Display: 12-inch monochrome monitor
  64 X 16 text
Expansion: External Expansion Interface*
Storage: Cassette storage*
* Additional capabilties with Expansion Interface


Where's the computer? It's in the keyboard! As one of the first home computers ever, the TRS-80 was a great success. Tandy wasn't expecting many sales, but this, their first computer, sold 10,000 units in the first month alone. It includes everything you need to have a real computer of your very own - the computer, monitor and cassette deck for loading and saving data.
Yes, these were the days when you bought, loaded and saved your data and programs on cassette tapes.
Floppy disk drives didn't come into common use until years later. Even then, they were very expensive, costing hundreds of dollars.
The TRS-80 Mini-Disk was available within a year of the TRS-80 microcomputer's release, but it cost $499, more than the computer itself.Even three years later, in 1980, the TRS-80 floppy drive still costs about $425.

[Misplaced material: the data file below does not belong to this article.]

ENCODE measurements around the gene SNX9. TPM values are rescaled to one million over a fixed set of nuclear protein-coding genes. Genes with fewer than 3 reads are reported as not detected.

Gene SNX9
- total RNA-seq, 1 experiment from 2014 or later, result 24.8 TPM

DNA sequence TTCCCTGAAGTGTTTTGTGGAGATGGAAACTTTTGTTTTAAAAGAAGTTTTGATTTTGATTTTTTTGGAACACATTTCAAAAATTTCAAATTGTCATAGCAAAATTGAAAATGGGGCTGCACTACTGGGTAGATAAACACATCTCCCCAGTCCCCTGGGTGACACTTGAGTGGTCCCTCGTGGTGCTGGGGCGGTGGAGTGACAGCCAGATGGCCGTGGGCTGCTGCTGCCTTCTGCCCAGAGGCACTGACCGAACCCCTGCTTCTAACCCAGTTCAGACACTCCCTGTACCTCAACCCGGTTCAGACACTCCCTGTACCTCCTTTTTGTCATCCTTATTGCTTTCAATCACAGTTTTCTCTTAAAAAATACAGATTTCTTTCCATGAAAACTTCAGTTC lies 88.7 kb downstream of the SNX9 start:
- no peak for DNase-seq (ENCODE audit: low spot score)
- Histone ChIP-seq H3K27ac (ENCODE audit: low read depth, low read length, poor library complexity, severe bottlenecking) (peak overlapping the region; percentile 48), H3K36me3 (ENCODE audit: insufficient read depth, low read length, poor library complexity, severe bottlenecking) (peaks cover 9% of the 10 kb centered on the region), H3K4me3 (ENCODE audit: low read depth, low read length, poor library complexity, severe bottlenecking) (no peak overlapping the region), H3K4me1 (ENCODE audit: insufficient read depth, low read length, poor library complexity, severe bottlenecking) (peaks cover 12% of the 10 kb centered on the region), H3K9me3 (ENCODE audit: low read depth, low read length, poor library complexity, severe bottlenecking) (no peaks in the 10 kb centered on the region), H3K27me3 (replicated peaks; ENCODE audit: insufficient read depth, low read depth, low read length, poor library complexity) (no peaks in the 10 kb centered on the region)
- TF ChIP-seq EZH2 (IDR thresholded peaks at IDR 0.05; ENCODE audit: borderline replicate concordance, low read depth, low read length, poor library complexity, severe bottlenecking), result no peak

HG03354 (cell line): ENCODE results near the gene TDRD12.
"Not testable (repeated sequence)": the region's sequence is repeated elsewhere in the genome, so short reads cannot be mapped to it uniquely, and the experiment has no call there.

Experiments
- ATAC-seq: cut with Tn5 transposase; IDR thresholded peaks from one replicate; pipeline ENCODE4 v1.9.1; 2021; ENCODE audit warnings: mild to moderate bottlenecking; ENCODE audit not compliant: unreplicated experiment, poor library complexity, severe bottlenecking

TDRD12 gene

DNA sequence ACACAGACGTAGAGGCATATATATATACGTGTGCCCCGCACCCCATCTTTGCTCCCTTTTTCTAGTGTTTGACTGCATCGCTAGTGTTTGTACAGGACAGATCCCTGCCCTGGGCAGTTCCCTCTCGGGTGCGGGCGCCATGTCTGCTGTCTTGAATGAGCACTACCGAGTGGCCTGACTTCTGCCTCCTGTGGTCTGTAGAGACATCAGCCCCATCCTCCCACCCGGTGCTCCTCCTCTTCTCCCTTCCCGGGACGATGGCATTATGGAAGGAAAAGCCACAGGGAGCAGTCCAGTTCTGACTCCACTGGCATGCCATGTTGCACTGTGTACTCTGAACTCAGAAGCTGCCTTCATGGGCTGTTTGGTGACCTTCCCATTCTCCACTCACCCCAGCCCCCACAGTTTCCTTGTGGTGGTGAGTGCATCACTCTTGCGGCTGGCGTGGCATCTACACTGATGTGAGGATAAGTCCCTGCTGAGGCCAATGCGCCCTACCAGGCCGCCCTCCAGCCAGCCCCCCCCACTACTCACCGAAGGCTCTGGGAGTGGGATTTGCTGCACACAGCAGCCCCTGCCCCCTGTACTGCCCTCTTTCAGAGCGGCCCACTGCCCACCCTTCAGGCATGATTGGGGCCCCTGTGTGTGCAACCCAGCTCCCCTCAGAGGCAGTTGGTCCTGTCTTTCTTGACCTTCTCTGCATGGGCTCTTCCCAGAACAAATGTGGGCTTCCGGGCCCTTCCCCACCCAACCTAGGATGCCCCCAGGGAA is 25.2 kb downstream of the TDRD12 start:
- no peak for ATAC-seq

TRS 80 MC-10    1983




Radio Shack TRS-80 MC-10
Released: Late 1983
Price: US$119.95
CPU: Motorola MC6803 @ 0.89 MHz
RAM: 4K internal, 16K external
Ports: serial, cassette, TV out
Display: 32 x 16 text, 8 colors
  optional thermal printer
Strorage: cassette recorder
OS: Microsoft BASIC in ROM

Super cheap, barely useful computers were sold by the millions in the early 80's. The scheme worked great for Sinclair of the UK - the Sinclair ZX-80 ($199) in 1980, and the Sinclair ZX-81 ($99) in 1981, combined easily sold over 500,000 units.

The Timex/Sinclair 1000 ($99) in 1982 sold more than that all by itself, and the new and improved Timex/Sinclair 1500 from 1983 sold for less than $80.

The TRS-80 MC-10 (MC=Micro Color) is a scaled-down version of the original TRS-80 Color Computer computer from 1980. The reason for this is apparently because cheap, simple computers seem to be popular, and the MC-10 has a few things going for it which most of the Sinclairs lacked - a better keyboard, and a color display.